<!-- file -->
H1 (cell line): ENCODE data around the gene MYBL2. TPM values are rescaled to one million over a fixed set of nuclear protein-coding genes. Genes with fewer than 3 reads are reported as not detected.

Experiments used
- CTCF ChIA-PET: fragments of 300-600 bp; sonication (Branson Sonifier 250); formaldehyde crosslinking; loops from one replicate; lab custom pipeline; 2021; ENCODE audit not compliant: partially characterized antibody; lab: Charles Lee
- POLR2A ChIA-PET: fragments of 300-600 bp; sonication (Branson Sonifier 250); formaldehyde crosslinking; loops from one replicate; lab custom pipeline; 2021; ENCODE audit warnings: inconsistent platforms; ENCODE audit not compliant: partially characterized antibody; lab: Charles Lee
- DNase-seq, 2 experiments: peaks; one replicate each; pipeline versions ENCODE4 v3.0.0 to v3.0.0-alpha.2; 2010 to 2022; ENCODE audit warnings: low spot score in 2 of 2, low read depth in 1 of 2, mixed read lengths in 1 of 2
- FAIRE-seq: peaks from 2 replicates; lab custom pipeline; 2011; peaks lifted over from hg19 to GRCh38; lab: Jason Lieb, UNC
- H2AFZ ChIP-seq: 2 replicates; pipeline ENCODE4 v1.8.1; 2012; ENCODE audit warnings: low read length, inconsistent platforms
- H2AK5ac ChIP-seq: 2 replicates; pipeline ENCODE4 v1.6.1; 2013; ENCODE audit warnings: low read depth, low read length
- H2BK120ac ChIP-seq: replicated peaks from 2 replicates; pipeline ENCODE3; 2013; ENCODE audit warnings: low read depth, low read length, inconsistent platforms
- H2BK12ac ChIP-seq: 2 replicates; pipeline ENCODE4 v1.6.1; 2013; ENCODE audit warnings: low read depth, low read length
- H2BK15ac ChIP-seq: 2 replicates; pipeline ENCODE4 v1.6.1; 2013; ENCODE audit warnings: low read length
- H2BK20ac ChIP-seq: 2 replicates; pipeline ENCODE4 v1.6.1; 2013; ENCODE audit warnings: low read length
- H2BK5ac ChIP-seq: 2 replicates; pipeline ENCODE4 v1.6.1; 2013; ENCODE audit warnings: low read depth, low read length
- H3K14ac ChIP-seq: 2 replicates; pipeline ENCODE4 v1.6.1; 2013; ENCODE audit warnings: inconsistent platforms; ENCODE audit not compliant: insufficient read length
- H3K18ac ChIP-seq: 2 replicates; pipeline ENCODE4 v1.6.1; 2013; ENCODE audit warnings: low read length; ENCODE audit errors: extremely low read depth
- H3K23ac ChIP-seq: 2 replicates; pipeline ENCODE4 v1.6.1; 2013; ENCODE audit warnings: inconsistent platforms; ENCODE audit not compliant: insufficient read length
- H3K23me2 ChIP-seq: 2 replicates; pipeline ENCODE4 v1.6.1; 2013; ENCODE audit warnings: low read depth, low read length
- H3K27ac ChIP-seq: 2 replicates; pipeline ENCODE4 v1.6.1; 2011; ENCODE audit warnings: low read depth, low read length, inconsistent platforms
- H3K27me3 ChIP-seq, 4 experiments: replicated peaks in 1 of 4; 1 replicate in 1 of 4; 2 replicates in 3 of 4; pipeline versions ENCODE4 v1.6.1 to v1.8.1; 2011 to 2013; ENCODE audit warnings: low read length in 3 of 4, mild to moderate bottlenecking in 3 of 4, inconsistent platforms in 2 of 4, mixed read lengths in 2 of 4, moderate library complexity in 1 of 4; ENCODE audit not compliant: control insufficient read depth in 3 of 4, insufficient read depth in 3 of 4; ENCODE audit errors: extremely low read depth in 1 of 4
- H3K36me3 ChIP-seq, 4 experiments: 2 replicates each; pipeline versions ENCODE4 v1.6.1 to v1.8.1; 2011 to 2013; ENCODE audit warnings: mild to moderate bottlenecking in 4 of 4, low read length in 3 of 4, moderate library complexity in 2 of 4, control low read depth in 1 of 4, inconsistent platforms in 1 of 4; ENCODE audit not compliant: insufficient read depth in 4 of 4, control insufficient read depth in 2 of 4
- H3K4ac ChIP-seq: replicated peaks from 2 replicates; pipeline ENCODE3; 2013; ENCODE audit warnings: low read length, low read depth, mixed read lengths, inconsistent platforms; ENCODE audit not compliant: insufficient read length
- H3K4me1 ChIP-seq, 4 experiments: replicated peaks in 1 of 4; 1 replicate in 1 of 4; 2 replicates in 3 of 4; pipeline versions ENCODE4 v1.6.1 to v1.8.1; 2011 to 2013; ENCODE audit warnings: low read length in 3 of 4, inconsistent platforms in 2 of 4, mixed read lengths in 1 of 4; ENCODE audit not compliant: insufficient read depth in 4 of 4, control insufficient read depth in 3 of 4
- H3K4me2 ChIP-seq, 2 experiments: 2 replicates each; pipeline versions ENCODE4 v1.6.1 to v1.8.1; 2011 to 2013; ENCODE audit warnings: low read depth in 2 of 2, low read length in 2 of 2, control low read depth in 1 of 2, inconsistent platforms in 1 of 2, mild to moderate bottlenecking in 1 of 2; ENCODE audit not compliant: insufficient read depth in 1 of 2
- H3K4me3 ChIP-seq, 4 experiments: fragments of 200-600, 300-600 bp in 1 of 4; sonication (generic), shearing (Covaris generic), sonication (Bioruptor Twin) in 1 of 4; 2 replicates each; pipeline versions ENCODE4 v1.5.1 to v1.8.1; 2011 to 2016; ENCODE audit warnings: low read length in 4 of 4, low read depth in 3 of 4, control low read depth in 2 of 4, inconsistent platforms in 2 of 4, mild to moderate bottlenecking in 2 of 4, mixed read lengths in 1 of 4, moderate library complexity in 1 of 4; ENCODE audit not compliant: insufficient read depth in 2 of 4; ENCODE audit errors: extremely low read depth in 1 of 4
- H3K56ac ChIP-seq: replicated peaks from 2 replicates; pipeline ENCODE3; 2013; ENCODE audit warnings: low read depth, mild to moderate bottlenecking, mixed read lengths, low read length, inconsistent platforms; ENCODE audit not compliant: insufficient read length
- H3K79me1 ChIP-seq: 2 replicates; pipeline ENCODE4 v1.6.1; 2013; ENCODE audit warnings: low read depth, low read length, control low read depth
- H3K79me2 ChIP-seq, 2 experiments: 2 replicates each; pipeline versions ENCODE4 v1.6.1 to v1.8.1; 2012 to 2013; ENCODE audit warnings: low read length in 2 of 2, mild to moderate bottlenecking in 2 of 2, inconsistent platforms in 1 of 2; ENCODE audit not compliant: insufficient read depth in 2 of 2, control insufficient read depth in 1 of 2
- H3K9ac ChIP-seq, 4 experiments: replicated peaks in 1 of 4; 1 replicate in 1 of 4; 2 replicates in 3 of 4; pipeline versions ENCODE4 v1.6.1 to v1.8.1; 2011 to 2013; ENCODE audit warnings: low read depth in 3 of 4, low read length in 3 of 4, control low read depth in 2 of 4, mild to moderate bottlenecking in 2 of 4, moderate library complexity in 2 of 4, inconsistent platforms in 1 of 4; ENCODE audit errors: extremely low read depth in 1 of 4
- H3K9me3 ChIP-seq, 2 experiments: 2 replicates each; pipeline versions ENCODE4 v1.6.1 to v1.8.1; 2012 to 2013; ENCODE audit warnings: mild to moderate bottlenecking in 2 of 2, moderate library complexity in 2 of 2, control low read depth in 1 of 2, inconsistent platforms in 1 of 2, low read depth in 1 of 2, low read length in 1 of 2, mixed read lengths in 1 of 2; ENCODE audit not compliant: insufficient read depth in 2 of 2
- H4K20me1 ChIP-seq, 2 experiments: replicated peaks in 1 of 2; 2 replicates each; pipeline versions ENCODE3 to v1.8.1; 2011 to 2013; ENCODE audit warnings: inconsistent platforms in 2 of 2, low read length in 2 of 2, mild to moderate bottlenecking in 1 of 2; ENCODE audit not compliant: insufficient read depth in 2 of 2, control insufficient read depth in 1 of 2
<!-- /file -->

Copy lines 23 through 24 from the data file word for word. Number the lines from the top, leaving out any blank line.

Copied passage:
- H3K4me2 ChIP-seq, 2 experiments: 2 replicates each; pipeline versions ENCODE4 v1.6.1 to v1.8.1; 2011 to 2013; ENCODE audit warnings: low read depth in 2 of 2, low read length in 2 of 2, control low read depth in 1 of 2, inconsistent platforms in 1 of 2, mild to moderate bottlenecking in 1 of 2; ENCODE audit not compliant: insufficient read depth in 1 of 2
- H3K4me3 ChIP-seq, 4 experiments: fragments of 200-600, 300-600 bp in 1 of 4; sonication (generic), shearing (Covaris generic), sonication (Bioruptor Twin) in 1 of 4; 2 replicates each; pipeline versions ENCODE4 v1.5.1 to v1.8.1; 2011 to 2016; ENCODE audit warnings: low read length in 4 of 4, low read depth in 3 of 4, control low read depth in 2 of 4, inconsistent platforms in 2 of 4, mild to moderate bottlenecking in 2 of 4, mixed read lengths in 1 of 4, moderate library complexity in 1 of 4; ENCODE audit not compliant: insufficient read depth in 2 of 4; ENCODE audit errors: extremely low read depth in 1 of 4